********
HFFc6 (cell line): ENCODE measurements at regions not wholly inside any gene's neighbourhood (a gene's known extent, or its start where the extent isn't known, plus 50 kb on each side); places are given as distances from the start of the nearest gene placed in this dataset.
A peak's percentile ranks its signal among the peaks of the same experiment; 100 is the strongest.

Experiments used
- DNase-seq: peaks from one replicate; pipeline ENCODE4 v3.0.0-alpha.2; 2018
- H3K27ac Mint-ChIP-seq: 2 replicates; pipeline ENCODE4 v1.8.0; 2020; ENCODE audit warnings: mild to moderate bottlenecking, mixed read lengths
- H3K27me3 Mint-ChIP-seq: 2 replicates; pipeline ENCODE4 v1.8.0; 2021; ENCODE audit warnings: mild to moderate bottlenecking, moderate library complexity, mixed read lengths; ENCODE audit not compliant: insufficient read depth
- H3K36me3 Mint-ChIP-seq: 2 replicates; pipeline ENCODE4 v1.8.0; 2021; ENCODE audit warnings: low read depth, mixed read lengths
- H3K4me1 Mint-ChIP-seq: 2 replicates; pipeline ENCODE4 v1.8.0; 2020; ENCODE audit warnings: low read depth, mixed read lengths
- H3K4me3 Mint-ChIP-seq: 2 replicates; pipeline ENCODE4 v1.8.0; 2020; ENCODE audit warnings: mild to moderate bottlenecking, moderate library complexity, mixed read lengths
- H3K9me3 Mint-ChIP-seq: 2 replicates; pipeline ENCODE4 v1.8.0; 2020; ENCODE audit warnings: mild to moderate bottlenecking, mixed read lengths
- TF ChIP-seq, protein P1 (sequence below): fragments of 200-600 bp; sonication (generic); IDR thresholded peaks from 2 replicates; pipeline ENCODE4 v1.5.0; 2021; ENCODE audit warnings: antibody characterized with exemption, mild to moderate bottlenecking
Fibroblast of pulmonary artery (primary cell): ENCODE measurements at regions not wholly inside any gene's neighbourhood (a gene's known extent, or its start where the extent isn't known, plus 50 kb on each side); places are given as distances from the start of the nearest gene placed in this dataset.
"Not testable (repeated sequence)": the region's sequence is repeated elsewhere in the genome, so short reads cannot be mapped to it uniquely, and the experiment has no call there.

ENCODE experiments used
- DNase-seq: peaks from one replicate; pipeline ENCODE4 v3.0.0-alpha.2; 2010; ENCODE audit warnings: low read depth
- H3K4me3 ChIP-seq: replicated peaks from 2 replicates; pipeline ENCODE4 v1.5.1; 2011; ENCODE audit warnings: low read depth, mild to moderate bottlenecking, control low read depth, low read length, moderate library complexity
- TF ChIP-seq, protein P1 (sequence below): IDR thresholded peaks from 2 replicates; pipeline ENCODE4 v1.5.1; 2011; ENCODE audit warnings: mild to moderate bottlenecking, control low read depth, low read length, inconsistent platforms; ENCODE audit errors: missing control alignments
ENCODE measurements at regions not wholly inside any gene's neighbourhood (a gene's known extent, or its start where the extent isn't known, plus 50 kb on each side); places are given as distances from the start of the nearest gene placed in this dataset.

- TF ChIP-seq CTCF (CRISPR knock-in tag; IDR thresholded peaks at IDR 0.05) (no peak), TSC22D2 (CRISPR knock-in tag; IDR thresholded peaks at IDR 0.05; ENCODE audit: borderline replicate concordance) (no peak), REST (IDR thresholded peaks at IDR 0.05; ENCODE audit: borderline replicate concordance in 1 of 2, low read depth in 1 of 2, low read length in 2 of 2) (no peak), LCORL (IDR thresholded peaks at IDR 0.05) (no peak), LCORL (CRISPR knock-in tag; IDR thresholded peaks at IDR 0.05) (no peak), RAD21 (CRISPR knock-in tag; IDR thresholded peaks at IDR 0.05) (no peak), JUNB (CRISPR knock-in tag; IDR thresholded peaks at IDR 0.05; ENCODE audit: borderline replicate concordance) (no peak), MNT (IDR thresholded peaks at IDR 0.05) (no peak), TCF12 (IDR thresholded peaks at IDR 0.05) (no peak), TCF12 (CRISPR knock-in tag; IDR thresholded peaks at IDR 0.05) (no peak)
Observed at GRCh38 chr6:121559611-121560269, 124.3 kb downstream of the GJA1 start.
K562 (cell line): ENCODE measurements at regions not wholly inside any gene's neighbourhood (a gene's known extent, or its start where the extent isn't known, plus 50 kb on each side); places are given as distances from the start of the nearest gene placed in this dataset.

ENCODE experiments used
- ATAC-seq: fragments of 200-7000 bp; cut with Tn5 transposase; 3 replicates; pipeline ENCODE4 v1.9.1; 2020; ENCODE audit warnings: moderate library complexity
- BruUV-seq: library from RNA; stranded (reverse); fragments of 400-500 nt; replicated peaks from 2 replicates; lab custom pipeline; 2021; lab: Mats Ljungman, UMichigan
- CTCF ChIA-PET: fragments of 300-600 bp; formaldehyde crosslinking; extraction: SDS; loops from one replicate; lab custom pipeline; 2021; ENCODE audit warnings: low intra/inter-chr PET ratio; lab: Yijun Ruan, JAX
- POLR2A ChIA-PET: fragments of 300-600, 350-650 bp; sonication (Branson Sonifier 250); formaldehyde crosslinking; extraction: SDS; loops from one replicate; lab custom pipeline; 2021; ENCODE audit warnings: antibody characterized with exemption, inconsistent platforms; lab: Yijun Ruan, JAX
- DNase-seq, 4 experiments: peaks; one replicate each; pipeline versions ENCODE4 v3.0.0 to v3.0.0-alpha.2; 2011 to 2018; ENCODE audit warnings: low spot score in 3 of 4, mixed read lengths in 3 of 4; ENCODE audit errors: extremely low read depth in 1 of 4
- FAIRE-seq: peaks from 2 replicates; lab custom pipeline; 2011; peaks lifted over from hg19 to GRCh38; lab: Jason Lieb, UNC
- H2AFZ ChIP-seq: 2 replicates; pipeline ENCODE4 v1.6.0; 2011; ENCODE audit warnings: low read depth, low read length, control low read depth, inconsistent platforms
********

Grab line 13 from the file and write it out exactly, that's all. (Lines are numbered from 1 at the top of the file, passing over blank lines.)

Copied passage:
"Not testable (repeated sequence)": the region's sequence is repeated elsewhere in the genome, so short reads cannot be mapped to it uniquely, and the experiment has no call there.